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Rep. Cole: Shutting Down Government Was Not A Good Tactic
Originally published on Mon October 14, 2013 6:19 pm
MELISSA BLOCK, HOST:
I'm joined now by Republican Congressman Tom Cole of Oklahoma. He's also House deputy whip, one of those who counts and cajoles fellow Republicans ahead of a vote. Congressman Cole, welcome to the program.
REPRESENTATIVE TOM COLE: It's great to be with you.
BLOCK: Let's assume that there is an agreement coming from the Senate, a bipartisan deal hammered out by Senators Reid and McConnell and then it comes to the House and Speaker Boehner has a choice, right? Does he bring that to the House floor for a vote and allow it to pass with Democratic votes plus presumably a small number of Republicans? Will he do it?
COLE: Well, a lot depends on what's in the package and that it's early to say. I think the sequester cuts, which evidently Senator Reid is trying to get out are probably nonnegotiable from a Republican standpoint. They could be negotiated within the context of a larger deal, but I think surrendering them before you've reached that deal is probably going to be a pretty tough sell to the conference.
On the other...
BLOCK: You're talking about the spending caps that were put in place under sequestration. The Democrats want to relax those in the coming year.
COLE: Well, actually, Republicans want to relax them as well, but they want to do it by them getting savings on the nondiscretionary side of the budget and that takes you into discussion over entitlements where, I think, everybody acknowledges that's the real driver of the debt. Recently, a CBO report said if we don't deal with those things, we really will go bankrupt and right now, there's just not much appetite to do it.
I think Republicans in the House are willing to cast some really tough votes and we need the president and Democrats in the Senate to come along.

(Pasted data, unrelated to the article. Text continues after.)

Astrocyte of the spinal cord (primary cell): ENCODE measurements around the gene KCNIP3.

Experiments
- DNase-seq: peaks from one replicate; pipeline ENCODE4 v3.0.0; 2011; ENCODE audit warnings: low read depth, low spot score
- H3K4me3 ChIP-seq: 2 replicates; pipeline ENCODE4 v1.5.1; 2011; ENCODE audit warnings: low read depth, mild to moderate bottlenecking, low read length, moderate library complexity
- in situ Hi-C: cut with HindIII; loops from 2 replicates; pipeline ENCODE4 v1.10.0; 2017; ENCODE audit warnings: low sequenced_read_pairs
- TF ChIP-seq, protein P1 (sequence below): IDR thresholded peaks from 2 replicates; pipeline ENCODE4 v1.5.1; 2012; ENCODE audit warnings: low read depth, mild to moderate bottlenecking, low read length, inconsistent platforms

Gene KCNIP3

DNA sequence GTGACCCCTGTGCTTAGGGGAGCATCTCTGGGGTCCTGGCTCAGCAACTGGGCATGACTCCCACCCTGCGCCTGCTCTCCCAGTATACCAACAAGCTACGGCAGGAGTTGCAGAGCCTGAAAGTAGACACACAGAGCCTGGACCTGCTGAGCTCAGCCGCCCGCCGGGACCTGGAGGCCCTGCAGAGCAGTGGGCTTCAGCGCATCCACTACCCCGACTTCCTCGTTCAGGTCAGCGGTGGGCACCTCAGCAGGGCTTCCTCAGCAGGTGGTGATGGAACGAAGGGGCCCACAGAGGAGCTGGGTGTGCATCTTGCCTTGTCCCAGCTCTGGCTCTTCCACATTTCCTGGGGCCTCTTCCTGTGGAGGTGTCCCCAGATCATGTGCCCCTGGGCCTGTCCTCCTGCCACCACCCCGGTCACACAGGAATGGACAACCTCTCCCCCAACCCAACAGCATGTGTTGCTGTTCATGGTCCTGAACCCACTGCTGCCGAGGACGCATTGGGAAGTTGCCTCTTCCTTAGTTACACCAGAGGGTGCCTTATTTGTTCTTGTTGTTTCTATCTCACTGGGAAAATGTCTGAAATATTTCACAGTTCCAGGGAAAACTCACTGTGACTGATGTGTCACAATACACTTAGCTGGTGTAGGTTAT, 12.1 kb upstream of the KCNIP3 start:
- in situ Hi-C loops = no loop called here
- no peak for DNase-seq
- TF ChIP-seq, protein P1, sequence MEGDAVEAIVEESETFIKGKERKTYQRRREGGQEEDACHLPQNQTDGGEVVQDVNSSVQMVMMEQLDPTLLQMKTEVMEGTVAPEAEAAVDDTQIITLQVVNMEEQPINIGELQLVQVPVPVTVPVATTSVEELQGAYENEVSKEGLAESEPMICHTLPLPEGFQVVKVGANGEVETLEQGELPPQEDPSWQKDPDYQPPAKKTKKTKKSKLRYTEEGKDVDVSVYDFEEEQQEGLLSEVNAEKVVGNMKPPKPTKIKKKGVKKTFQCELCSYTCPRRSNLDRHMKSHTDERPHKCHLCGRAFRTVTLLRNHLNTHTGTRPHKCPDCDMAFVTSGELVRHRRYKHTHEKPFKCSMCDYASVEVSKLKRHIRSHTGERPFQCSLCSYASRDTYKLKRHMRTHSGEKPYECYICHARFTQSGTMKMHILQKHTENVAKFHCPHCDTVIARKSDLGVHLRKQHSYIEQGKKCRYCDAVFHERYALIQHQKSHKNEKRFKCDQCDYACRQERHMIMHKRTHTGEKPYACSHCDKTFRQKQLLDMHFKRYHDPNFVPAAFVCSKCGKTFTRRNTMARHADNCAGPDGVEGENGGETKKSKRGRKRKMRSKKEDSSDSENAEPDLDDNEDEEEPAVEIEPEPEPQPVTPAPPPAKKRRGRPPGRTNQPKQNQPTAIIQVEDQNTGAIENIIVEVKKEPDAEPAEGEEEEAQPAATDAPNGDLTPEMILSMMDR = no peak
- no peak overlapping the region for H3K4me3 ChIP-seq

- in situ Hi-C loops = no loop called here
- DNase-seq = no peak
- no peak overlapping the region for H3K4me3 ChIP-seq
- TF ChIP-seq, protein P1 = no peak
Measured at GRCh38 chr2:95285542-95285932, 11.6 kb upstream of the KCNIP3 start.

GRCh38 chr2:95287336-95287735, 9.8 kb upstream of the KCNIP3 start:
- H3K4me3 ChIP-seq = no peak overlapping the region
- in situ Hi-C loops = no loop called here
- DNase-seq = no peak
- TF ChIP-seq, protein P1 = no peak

BLOCK: So you're saying that if that relaxation of the spending cuts is part of a package to lift the debt limit, you're saying that's nonnegotiable for you?
COLE: Well, no, I'm saying that actually as long as the spending relaxations are balanced off with entitlement savings, that's doable. But I don't think you surrender those at this stage. Look, I could vote for a clean debt ceiling increase. That's already been offered by the Republican House Conference and frankly, I could vote for short term continuing resolution and a short term debt ceiling as long as it was, you know, a period of six, eight weeks and we moved into negotiations on these broader issues.
But I don't think you're going to get very many Republicans to surrender cuts that they've already won before those cuts are offset with cuts from the entitlement side.
BLOCK: Congressman Cole, this summer you said that it would be suicidal, that was your word, to shut down the government in an effort to defund Obamacare, yet that is exactly what's happened here. Has the Republican Party dealt itself a fatal blow, do you think?
COLE: Well, not a fatal blow, but I think a serious one. I don't think shutting down the government is ever an appropriate political tactic and my view on that hasn't changed. And frankly, I think the polling indicates it was broadly correct. And honestly, while Obamacare will be part of a larger negotiation on the budget, I don't think in and of itself you're likely to defund or repeal it, even once we go into negotiations.
So I think while we can make some changes, you got to recognize we don't control the Senate. We don't control the presidency and so while we can bargain, we can't dictate. And in my view, the people that have advocated that, you know, have lead us into a blind alley so to speak and that's part of the problem we're dealing with now is getting everybody extracted from that and back at the negotiating table where they belong.
BLOCK: What are you hearing from the folks back home in Oklahoma?
COLE: Well, they're frustrated. On the other hand, you know, most of them, honestly, don't want the debt ceiling raised. I think they don't really understand, in some cases, what the consequences of that are. They don't understand it's to pay for ongoing obligations. It's not about new debt. Second, I think they're pretty frustrated at the president.
You know, they see - they don't like Obamacare. This unwillingness to negotiate on any of it at all, that causes them some problems, but I think they're just frustrated at Washington in general. You know, they say, you know, I can't understand why people can't sit down at a table without preconditions, which, by the way, is what Speaker Boehner has argued for, and sit and negotiate a larger deal.
And so the frustration's high, but, you know, again, they don't have high expectations of Washington and, sadly, once again, they've been proven to be correct.
BLOCK: That's Congressman Tom Cole, a Republican of Oklahoma. Congressman, thank you.
COLE: Thank you. Transcript provided by NPR, Copyright NPR.